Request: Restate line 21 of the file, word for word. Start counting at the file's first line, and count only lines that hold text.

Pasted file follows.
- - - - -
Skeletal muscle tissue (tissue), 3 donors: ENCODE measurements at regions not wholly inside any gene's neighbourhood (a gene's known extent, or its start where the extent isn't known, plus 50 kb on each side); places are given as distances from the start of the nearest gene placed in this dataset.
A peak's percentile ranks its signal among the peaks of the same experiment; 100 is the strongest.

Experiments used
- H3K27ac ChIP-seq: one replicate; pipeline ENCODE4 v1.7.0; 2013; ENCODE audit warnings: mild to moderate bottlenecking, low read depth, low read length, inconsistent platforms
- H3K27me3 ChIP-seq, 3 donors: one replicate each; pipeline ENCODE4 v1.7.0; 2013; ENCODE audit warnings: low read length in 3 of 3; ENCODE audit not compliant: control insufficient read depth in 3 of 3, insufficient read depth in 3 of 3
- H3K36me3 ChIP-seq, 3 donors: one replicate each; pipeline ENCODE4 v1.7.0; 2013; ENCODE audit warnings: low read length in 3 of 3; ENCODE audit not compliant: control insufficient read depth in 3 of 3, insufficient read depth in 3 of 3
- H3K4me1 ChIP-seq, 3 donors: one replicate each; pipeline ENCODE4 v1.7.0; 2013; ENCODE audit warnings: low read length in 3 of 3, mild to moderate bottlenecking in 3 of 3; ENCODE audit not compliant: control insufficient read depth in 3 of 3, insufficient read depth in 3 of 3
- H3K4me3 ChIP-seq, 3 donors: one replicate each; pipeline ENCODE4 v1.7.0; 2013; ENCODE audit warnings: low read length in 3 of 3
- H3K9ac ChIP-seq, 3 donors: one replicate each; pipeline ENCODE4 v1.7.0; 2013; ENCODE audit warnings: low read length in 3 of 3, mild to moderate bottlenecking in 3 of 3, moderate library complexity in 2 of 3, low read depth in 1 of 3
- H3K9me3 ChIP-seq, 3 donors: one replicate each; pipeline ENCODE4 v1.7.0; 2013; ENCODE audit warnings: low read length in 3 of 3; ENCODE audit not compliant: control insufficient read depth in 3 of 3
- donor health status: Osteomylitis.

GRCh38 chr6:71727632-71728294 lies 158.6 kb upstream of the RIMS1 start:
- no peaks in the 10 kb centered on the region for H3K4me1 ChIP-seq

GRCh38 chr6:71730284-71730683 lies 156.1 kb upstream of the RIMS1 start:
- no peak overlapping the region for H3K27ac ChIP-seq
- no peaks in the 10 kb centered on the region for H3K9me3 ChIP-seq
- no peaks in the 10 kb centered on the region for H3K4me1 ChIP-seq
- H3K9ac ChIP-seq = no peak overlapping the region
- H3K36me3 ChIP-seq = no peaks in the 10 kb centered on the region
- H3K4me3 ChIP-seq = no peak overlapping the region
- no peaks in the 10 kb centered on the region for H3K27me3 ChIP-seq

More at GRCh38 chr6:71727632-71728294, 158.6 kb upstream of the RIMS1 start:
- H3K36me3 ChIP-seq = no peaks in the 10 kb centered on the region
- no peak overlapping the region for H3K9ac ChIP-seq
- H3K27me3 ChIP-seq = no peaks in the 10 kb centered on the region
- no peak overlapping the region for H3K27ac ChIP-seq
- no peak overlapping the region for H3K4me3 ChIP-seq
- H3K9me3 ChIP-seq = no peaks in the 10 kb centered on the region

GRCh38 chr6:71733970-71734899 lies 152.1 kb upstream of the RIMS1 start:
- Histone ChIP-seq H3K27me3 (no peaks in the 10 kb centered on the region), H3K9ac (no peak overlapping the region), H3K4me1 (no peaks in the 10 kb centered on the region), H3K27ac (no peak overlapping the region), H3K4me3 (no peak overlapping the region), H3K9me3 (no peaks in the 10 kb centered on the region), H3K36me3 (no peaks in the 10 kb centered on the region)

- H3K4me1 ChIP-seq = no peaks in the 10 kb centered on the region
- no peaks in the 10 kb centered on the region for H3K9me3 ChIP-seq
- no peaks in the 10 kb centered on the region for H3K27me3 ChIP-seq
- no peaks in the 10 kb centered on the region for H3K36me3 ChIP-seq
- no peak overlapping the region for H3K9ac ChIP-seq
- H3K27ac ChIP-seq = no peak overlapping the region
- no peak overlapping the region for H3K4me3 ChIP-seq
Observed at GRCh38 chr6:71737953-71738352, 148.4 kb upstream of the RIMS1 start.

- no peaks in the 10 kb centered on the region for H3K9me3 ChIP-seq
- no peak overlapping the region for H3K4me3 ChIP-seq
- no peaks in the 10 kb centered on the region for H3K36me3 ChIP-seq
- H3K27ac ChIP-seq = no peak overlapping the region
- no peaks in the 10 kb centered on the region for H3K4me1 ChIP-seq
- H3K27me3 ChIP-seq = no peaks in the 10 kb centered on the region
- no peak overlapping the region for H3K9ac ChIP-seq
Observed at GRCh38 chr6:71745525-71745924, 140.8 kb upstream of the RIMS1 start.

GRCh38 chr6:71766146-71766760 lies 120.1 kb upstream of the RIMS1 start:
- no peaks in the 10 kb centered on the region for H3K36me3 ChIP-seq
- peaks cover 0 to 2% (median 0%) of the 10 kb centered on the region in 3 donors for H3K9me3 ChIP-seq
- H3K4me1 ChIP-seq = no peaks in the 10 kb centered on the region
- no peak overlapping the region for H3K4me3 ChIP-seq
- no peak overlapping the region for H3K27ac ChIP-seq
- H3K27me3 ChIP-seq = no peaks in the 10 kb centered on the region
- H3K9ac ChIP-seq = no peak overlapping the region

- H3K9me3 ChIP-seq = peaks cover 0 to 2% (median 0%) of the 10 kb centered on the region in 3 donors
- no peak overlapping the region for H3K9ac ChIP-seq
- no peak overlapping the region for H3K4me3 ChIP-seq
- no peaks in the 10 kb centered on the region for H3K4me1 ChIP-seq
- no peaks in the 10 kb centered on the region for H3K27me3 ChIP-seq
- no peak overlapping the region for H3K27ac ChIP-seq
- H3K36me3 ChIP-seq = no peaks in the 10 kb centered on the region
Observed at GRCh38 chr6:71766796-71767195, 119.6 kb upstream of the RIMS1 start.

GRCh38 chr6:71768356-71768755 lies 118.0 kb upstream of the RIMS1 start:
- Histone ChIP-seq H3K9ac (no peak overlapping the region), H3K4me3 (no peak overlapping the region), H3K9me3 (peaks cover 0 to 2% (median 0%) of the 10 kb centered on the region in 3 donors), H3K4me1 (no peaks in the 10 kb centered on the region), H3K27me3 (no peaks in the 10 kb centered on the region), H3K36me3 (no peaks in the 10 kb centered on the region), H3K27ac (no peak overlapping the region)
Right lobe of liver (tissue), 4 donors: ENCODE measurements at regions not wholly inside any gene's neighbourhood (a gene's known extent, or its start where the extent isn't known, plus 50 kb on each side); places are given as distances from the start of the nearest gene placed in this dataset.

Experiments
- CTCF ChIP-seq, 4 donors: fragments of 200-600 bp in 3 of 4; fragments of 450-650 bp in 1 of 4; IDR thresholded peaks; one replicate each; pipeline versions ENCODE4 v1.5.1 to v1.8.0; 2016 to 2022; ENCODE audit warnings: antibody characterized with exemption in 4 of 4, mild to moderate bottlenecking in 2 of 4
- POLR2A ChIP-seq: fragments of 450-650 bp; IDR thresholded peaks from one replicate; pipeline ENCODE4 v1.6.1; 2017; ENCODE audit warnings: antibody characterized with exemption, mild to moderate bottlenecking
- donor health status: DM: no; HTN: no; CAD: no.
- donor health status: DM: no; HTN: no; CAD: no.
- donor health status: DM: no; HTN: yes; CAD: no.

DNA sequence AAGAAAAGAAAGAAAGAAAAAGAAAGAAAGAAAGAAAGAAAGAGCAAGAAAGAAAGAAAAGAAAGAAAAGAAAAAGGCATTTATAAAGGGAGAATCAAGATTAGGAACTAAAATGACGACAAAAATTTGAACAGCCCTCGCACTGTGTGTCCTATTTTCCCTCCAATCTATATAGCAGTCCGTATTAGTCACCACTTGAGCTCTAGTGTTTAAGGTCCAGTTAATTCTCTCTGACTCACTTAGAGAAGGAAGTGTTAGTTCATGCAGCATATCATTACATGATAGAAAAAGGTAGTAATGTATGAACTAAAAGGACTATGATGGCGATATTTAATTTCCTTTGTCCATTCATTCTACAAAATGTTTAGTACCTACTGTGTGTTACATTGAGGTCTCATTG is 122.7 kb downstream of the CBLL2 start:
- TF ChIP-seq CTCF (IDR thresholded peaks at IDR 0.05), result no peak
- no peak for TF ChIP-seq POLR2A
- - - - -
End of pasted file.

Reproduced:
- no peaks in the 10 kb centered on the region for H3K27me3 ChIP-seq